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Sandy storm confirms Southern Co. strategy, officials say

Wednesday, Oct. 31, 2012 1:40 PM
Last updated 7:04 PM
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ATLANTA -- A super storm that plunged millions of people in the most populous part of the country into the dark did nothing to change the Southern Co.’s energy strategy, CEO Tom Fanning said Wednesday.

Fanning makes speeches in support of all energy sources, specifically defending the company’s reliance on coal and nuclear, which are not popular with some political segments.

The company has sent 2,000 linemen, tree crews, damage assessors, network specialists and support staff from its subsidiaries, including Georgia Power.

They have already been deployed and re-deployed as they keep moving to the next critical area in support of utilities in the affected areas of the Northeast. It’s a switch because hurricanes strike in Southern Co.’s operating area more often.

Fanning said he’s glad to return the favor and share expertise his crews have gained on the front line of dozens of storms over the years. He also said their reports and other information he’s gathered has convinced him his company is right to continue pursuing its planned mix of energy sources.

“We (as an industry) took down some nuclear plants that lost internal power or had rising water, and all of the plants behaved beautifully,” he said.

Southern is building the country’s first two commercial reactors in 30 years at Plant Vogtle near Augusta. It has spent the past year defending them against critics who say the Japanese earthquake and tsunami that led to the destruction of reactors there should force a halt to new reactors here.

So, Fanning sounded pleased to have a natural disaster that is a success story.

“It is another example of how robust our nuclear fleet is here in the United States,” he said.

However, environmental opponents like the Georgia Women’s Action for New Directions remains unconvinced.

“The industry wants us to think that the reactors are safe, but they have not taken all the necessary precautions for predictable disasters” Bobbie Paul, Georgia WAND executive director said this week. “It is irresponsible for our elected officials and for Southern Co. to pretend they have.”

The company has been adding to its solar-generating capacity. It recently acquired the largest solar facility in the country that actively tracks the sun’s movement to keep rays focused at photovoltaic panels on a 300-acre site in Nevada. And Georgia Power is seeking regulatory permission to triple its solar capacity through various purchases from private suppliers.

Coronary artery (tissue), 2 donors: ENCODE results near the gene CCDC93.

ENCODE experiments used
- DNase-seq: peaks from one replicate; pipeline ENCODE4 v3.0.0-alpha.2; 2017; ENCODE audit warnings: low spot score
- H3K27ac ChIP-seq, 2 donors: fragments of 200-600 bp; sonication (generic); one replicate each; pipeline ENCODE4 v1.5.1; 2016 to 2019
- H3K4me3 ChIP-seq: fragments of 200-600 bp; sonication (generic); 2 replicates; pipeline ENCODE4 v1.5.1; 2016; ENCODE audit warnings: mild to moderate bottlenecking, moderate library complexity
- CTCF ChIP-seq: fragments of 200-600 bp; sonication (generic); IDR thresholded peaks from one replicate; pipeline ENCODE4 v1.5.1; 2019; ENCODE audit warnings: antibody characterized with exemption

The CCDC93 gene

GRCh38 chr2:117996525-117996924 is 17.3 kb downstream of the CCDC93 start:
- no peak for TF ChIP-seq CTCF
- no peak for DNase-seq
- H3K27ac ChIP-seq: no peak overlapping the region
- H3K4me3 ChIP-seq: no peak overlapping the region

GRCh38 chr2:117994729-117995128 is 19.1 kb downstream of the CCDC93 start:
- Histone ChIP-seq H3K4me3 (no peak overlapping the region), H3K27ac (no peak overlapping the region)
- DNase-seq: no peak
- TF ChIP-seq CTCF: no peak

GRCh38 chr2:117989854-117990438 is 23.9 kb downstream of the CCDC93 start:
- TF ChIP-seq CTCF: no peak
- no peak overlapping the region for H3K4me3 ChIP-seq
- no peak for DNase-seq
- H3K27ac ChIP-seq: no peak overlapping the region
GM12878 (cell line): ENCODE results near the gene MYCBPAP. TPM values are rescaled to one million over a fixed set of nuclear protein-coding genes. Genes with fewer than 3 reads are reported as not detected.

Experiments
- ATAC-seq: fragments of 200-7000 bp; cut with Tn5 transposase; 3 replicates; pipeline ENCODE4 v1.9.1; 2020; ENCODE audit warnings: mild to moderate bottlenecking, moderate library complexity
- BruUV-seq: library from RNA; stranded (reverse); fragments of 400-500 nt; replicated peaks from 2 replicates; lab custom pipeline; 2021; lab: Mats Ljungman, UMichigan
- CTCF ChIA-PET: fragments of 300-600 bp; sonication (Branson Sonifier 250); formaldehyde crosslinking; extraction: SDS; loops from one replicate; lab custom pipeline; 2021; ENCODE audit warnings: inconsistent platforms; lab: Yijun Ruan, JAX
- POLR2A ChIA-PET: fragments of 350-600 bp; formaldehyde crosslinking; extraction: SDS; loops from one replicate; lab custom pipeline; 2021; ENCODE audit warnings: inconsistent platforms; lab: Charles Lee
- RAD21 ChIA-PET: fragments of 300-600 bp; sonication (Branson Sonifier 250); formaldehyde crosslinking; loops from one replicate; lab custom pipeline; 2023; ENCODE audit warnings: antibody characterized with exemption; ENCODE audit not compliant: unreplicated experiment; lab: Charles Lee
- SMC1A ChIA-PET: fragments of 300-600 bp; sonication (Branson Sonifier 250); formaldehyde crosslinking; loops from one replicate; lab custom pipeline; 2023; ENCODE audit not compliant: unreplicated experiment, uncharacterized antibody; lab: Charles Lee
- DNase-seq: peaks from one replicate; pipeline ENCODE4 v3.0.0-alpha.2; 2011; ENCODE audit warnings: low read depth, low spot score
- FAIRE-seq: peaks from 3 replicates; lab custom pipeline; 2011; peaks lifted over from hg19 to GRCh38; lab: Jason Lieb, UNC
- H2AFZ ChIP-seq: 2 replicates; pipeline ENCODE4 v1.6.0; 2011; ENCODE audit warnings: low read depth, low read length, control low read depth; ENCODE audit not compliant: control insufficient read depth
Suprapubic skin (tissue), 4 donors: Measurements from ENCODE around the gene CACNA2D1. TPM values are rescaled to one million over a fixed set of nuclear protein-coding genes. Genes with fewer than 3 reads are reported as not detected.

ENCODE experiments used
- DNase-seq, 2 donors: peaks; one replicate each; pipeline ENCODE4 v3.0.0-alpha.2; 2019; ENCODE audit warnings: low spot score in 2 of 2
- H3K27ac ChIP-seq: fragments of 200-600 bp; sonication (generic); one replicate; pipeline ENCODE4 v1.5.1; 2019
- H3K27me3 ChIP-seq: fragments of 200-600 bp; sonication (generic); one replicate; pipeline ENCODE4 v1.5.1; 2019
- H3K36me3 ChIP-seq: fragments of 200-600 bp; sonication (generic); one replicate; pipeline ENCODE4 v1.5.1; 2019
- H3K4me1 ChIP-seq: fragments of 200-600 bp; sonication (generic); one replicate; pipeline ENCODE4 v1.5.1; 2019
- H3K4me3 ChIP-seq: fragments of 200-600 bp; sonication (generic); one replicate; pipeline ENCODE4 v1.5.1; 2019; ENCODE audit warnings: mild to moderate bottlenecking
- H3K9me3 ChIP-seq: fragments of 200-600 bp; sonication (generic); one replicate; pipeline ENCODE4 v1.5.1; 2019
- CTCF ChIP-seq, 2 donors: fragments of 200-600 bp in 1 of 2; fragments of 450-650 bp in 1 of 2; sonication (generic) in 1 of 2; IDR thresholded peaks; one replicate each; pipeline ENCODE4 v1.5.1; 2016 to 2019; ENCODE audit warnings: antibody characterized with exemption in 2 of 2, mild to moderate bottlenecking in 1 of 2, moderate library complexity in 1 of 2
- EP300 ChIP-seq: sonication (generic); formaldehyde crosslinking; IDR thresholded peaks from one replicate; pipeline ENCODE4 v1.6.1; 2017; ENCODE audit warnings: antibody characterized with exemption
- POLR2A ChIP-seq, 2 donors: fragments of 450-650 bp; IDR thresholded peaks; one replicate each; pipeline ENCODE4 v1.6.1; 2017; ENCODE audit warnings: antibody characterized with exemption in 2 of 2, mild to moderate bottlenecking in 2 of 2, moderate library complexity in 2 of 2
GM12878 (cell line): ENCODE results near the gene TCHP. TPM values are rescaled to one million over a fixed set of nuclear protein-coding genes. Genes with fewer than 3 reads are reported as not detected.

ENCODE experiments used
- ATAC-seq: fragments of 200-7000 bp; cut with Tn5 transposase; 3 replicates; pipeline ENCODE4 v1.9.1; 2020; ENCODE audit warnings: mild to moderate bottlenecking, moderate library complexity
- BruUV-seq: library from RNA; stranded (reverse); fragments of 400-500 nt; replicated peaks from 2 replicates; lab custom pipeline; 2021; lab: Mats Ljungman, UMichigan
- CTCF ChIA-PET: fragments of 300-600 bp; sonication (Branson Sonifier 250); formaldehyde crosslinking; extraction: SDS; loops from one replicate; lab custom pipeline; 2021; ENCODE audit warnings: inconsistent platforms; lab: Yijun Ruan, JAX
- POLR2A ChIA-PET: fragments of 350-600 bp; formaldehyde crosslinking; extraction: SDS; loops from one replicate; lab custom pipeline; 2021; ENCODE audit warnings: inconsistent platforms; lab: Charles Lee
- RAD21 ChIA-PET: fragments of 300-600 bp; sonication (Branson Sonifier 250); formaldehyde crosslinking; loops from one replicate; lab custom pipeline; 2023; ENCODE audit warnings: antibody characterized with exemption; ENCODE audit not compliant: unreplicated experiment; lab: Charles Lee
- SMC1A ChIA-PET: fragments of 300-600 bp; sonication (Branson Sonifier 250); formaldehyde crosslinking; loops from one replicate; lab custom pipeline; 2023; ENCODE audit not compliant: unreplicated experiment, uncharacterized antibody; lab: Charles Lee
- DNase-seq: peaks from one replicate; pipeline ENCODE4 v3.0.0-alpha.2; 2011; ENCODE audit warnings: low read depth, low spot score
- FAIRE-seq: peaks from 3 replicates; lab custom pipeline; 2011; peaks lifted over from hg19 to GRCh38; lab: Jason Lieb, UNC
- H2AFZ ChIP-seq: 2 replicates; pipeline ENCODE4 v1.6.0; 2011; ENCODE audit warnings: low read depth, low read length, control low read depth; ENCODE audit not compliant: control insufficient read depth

The glass panels are vulnerable to debris and limbs hitting them as well as wind lifting them, but Fanning expressed confidence.

“My sense is that those resources are going to be reasonably robust,” he said.

The company is also investigating with Georgia Tech the possibility of erecting a number of wind turbines offshore near Tybee Island on the Georgia coast. But high winds damage them, forcing them to be taken out of operation during storms.

“When you’re in areas of the united states that is subject to hurricanes, that is a concern,” he said, adding that wind will never be a major energy source in the Southeast.

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Little Lamb
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Little Lamb 10/31/12 - 02:14 pm
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All Necessary

From the story:

“The industry wants us to think that the reactors are safe, but they have not taken all the necessary precautions for predictable disasters” Bobbie Paul, Georgia WAND executive director said this week. “It is irresponsible for our elected officials and for Southern Co. to pretend they have.”

When people use the word all when talking about taking precautions; you can tell they are extremists who will never be satisfied. Someone can always come up with another disaster scenario or postulated failure mechanism. One upsmanship is prevalent in the prediction industry.

Likewise when they us the word necessary they tip their hand. One man's necessary is another man's frivolousness. It's subjective judgement.

The anti-nukes will never be satisfied with what the industry does.

Kyle Sager
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Kyle Sager 11/28/12 - 04:14 pm
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We don't need dirty energies anymore

Seems rather irresponsible for neither The Augusta Chronicle nor Tom Fanning to even mention "climate" in the wake of Sandy. Given that experts clearly attribute more severe drought and storm conditions to climate now (It already worsens the extremes). Damage in the US this year alone is over $150 billion; and CO2 from fixed sources like Southern Company are a major contributor to the problem. Yet both the paper and Tom Fanning act like that is not an issue.

Meanwhile, every nuclear plant built merely feeds an industry to disperse hundreds of potential Fukushima's over the landscape. Nuclear reactor problems have happened on a minimum now of 3 continents and fall-out from Fukushima even made it into cow's milk in the US.

Stanford has said wind on the east coast alone is sufficient to power the eastern 1/3 of the U.S. Germany already produces fully 26% of its power from sun and wind; and Berlin is 1,300 miles north of Atlanta.

Tom Fanning's only motivation is he does not want to share production with any distributed sources...period. Paul Bowers said last month that clean energy isn't realistic even though he obviously knows what is happening in Germany as an industry insider.

Very disappointed in the paper for not even mentioning climate. Shame. This monopoly puts our children's and grandchildren's ability to produce food at risk. Kyle Sager heliocurrent.com

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